With over 50 years of experience in doing business on the continent, MAN Diesel & Turbo has recently expanded to different parts of Africa in an attempt to improve electricity generation for the people. So far, over 3.2 gigawatts of generation capacity have been installed in 37 African countries and counting.
MAN Diesel & Turbo’s latest endeavour is the decision to cover 15 percent of Senegal’s electricity generation with a power plant, which can continue to increase electricity output in the future. This should be considered a milestone achievement for the country because, just like Nigeria, Senegal has consistently been confronted with challenges in power generation.
The power plant from MAN Diesel & Turbo is designed to operate with five MAN 18V48/60 engines and a MAN MARC steam turbine. The new power plant has a production capacity of up to 96 MW. The waste heat from the engines power a steam turbine, which, in turn, generates 6.6 MW of electricity.
In an era of Akon’s Lighting Africa Initiative and Barack Obama’s Power Africa Initiative, it appears Africa is getting more attention regarding electricity generation, as many countries within the continent still struggle with inadequate power supply.
Senegal has always been open to increasing its electricity generation capacity. In November 2014, Enerdata reported that Senegal was aiming to invest 307 billion West African CFA Franc (US$583m) in its energy sector by 2016, to improve energy security by diversifying its energy mix and by enhancing regional interconnection opportunities.
The report also stated that the investment will be directed towards increasing renewable capacity by 150 MW, including 50 MW of solar in 2015, 50 MW of wind and 50 MW of solar in 2016. There is already some work being done to bring this to reality as the International Finance Corporation’s Scaling Solar initiative was officially launched in Senegal last month, precisely on the 10th of February, with the signing of an agreement to develop 200 MW solar capacity in the country.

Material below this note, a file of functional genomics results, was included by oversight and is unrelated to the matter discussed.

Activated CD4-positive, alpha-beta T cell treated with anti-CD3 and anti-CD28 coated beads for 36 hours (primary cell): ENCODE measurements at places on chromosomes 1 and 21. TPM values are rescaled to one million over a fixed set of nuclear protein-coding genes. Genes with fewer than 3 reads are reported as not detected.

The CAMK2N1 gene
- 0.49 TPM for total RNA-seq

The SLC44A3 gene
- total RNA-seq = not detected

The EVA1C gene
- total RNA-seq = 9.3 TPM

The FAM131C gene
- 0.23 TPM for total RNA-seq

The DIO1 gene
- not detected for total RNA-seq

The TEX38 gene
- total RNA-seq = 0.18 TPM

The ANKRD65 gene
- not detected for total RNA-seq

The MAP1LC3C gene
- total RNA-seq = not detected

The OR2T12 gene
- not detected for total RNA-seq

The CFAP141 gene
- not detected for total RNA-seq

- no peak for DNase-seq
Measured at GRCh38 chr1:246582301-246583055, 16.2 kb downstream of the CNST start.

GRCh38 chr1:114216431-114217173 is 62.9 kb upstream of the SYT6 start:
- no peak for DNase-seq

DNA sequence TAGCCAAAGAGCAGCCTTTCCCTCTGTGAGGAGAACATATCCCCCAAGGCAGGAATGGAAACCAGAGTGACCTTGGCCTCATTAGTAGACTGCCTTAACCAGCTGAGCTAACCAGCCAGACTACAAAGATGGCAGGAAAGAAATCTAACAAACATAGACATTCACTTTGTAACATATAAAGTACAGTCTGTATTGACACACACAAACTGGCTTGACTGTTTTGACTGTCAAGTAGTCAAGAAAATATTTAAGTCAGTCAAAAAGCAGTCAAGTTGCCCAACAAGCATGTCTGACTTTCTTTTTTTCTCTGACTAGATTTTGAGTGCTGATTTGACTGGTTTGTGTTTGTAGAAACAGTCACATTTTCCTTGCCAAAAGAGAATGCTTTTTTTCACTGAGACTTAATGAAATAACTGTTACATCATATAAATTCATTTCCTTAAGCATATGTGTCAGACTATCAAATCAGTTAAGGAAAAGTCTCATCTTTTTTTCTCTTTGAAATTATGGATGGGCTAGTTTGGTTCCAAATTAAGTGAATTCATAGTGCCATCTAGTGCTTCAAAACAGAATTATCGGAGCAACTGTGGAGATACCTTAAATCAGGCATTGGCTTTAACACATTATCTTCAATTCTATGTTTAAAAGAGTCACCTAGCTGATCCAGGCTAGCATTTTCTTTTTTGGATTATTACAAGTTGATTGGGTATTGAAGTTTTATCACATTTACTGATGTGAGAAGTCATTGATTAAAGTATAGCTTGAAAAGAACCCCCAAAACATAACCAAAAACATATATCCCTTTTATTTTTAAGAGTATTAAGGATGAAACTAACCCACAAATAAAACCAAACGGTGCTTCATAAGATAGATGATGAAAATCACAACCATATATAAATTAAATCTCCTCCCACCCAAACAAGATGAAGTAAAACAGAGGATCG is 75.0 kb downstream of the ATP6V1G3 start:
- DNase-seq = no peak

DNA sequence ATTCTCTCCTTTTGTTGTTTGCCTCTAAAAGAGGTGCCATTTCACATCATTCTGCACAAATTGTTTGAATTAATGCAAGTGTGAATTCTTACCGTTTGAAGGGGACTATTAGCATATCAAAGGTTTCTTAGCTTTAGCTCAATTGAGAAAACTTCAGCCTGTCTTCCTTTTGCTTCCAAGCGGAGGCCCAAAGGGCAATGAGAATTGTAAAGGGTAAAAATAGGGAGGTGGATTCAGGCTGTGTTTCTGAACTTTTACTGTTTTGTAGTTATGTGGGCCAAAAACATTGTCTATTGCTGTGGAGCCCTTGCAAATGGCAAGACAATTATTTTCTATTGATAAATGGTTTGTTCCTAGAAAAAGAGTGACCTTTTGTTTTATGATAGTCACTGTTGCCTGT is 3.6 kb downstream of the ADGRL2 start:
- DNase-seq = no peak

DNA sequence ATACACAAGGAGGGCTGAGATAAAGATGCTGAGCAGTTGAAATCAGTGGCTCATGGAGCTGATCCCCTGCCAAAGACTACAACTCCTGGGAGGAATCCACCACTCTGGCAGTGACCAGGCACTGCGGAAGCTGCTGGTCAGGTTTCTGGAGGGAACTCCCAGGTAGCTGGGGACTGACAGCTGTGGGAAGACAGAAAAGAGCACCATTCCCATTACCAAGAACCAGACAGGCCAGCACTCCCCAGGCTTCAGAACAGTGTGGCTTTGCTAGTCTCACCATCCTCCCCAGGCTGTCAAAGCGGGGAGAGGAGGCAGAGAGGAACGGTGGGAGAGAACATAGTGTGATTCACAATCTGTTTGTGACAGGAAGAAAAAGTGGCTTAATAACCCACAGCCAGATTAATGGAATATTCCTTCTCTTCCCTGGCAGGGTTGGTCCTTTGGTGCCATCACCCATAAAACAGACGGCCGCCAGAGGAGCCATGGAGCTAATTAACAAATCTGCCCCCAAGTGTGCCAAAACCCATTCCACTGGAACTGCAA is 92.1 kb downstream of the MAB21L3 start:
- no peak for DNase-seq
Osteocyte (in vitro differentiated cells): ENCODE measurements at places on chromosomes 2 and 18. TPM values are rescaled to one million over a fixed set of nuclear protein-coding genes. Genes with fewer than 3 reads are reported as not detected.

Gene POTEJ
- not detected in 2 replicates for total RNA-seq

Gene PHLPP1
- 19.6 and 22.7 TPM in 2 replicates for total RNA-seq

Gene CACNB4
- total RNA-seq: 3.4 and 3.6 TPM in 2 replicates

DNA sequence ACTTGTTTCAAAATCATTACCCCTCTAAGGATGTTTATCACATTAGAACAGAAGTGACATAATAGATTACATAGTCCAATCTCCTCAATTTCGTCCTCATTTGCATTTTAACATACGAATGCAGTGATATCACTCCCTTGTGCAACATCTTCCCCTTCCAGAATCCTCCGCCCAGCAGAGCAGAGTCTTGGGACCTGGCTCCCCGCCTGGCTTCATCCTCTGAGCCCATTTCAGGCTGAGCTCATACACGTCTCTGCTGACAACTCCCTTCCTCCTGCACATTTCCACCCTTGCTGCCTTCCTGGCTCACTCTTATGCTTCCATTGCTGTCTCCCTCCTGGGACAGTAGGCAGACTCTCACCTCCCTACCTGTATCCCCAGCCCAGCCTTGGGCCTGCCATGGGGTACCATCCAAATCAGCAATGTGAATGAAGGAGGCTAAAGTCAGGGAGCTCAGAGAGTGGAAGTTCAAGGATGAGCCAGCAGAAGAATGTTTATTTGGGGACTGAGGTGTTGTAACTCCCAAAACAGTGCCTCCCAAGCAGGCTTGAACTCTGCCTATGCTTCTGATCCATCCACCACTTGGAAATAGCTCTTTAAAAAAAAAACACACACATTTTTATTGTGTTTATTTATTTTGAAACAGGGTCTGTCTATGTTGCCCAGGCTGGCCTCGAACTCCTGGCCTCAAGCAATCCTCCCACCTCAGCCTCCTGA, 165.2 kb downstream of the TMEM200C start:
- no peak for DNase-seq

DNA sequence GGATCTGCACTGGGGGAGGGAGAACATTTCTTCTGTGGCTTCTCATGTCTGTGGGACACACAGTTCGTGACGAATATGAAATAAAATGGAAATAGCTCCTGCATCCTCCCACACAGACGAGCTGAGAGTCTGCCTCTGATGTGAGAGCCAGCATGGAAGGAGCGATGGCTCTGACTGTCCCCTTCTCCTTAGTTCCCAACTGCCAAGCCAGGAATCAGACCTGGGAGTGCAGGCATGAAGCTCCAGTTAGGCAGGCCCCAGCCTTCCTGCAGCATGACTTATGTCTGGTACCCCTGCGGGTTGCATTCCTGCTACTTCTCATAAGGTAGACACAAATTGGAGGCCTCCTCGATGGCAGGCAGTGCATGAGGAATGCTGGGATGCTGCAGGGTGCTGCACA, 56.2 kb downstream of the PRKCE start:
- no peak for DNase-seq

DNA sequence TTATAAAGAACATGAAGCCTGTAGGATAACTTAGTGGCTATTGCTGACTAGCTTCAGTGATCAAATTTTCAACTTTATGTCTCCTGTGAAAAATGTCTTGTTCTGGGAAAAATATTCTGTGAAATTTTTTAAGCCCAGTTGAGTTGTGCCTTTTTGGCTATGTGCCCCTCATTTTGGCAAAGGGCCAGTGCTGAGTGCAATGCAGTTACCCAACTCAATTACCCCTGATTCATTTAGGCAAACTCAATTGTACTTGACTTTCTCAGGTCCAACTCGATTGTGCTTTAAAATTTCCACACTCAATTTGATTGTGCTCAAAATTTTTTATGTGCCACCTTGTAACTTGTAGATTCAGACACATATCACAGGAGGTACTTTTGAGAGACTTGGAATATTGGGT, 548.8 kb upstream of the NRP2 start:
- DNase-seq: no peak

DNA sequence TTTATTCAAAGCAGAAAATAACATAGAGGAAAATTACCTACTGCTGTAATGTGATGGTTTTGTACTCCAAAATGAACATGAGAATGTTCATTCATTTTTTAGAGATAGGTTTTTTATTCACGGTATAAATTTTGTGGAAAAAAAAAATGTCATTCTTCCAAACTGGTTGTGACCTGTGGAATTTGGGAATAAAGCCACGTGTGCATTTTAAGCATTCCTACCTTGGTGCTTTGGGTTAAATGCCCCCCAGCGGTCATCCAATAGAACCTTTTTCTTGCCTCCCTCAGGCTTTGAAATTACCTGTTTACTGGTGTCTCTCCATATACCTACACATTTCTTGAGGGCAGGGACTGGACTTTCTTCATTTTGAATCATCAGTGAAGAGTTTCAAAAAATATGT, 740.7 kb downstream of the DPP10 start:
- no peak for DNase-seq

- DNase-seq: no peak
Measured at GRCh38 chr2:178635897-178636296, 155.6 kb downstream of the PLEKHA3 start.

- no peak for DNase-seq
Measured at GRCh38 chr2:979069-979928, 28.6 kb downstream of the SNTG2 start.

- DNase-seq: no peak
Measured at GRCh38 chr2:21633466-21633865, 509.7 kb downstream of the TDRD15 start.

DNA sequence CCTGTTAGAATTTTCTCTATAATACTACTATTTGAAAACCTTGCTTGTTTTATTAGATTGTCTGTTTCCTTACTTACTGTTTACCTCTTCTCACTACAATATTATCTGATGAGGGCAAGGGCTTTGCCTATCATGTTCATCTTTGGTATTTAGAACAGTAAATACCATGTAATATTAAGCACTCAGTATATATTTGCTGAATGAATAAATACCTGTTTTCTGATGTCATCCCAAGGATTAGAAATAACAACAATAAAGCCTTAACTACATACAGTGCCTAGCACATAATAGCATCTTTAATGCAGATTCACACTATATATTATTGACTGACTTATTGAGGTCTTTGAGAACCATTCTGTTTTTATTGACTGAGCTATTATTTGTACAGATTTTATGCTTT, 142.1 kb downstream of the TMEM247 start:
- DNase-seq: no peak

The country is also aiming to raise the available power capacity to 1,018 MW by 2017.
However, the MAN Diesel & Turbo power plant, which is located in Tobène, Thiès, will supply the national grid that is operated by Senegal’s national electricity company, SENELEC. It will generate the equivalent of 15 percent of the country’s current electricity consumption. It is the second plant in Africa to make use of MAN’s diesel combined cycle product package, the first being Thika City near Nairobi, Kenya in 2012. Then, it was also a five MAN 18V48/60 four-stroke engine, which produced a total of 88MW of electricity.
The CEO of MAN Diesel & Turbo France and Head of Power Plant Sales in the French-speaking regions of Western Africa, Mesut Yentur, has said CO2 emissions will be drastically reduced, making the environment a safer place for inhabitants. “The new plant uses our diesel combined cycle product package, which offers outstanding performance and excellent environmental standards. Thanks to the second cycle using a MARC steam turbine, fuel consumption is lowered by 6 percent,” he said.
Currently, the electricity generation has been added to the Senegalese national grid. By adding a diesel engine to the plant, the generation capacity will increase from 96 MW to 115 MW by the end of the second working phase.